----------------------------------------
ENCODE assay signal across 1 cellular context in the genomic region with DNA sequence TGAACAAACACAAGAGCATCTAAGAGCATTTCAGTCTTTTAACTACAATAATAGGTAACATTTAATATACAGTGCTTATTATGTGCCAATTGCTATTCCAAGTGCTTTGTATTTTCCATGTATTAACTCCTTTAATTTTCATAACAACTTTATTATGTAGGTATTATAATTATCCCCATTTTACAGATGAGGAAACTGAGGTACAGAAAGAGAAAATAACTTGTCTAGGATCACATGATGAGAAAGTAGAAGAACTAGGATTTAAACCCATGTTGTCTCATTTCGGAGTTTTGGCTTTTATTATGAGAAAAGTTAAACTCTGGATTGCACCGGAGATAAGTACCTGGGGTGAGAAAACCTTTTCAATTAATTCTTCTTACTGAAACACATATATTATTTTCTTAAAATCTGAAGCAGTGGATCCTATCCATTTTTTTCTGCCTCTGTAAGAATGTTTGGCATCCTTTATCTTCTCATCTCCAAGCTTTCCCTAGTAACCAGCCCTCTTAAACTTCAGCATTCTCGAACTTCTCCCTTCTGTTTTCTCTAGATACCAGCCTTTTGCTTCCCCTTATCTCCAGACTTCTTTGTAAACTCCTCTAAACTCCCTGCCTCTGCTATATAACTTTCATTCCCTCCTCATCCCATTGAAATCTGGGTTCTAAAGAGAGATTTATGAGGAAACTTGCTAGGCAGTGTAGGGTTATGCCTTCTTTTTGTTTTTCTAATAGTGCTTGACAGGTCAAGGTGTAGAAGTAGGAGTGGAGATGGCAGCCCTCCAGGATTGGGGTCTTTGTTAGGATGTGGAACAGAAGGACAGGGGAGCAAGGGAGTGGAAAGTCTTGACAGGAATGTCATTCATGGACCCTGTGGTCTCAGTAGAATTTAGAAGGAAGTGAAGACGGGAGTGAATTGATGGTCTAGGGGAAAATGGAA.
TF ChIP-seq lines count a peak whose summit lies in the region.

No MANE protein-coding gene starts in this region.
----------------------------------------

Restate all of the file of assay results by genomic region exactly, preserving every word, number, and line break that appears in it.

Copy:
ENCODE assay signal across 1 cellular context in the genomic region with DNA sequence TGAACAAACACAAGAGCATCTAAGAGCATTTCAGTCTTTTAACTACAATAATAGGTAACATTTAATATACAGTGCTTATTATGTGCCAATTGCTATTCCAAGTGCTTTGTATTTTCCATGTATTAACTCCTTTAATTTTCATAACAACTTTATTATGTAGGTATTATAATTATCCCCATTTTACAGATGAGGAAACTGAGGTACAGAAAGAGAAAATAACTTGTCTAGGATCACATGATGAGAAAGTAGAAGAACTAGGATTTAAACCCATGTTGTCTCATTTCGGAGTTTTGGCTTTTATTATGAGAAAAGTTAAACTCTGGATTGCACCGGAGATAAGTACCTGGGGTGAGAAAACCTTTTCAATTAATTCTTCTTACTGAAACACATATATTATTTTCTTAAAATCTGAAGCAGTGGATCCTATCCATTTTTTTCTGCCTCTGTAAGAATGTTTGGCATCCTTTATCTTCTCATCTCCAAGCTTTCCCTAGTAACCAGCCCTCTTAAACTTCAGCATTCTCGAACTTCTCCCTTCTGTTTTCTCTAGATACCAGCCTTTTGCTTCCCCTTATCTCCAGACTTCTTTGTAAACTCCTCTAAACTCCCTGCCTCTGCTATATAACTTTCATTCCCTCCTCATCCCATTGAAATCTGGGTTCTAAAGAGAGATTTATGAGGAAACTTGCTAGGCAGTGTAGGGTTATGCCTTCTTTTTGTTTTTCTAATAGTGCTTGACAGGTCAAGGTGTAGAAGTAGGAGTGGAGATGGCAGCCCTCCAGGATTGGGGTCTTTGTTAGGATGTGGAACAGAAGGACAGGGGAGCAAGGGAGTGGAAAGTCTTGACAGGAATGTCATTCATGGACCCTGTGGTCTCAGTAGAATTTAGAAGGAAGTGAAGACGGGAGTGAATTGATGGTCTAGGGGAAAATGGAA.
TF ChIP-seq lines count a peak whose summit lies in the region.

No MANE protein-coding gene starts in this region.